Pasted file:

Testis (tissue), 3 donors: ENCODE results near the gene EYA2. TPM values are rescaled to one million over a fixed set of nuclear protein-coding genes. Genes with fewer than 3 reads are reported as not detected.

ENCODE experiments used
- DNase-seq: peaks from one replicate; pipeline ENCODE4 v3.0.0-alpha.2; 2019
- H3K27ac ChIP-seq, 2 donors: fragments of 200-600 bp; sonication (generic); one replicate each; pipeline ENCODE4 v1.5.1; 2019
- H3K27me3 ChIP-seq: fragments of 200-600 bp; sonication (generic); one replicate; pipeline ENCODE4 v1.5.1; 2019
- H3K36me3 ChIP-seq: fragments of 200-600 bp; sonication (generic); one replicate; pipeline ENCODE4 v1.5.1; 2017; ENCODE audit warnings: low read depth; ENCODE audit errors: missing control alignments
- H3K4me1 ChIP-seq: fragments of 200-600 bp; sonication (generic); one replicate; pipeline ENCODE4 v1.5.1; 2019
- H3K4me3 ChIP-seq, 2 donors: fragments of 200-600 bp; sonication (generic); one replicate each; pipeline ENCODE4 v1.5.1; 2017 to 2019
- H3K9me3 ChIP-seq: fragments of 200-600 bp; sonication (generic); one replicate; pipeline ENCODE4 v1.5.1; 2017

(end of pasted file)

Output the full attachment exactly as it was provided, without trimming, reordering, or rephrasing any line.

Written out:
Testis (tissue), 3 donors: ENCODE results near the gene EYA2. TPM values are rescaled to one million over a fixed set of nuclear protein-coding genes. Genes with fewer than 3 reads are reported as not detected.

ENCODE experiments used
- DNase-seq: peaks from one replicate; pipeline ENCODE4 v3.0.0-alpha.2; 2019
- H3K27ac ChIP-seq, 2 donors: fragments of 200-600 bp; sonication (generic); one replicate each; pipeline ENCODE4 v1.5.1; 2019
- H3K27me3 ChIP-seq: fragments of 200-600 bp; sonication (generic); one replicate; pipeline ENCODE4 v1.5.1; 2019
- H3K36me3 ChIP-seq: fragments of 200-600 bp; sonication (generic); one replicate; pipeline ENCODE4 v1.5.1; 2017; ENCODE audit warnings: low read depth; ENCODE audit errors: missing control alignments
- H3K4me1 ChIP-seq: fragments of 200-600 bp; sonication (generic); one replicate; pipeline ENCODE4 v1.5.1; 2019
- H3K4me3 ChIP-seq, 2 donors: fragments of 200-600 bp; sonication (generic); one replicate each; pipeline ENCODE4 v1.5.1; 2017 to 2019
- H3K9me3 ChIP-seq: fragments of 200-600 bp; sonication (generic); one replicate; pipeline ENCODE4 v1.5.1; 2017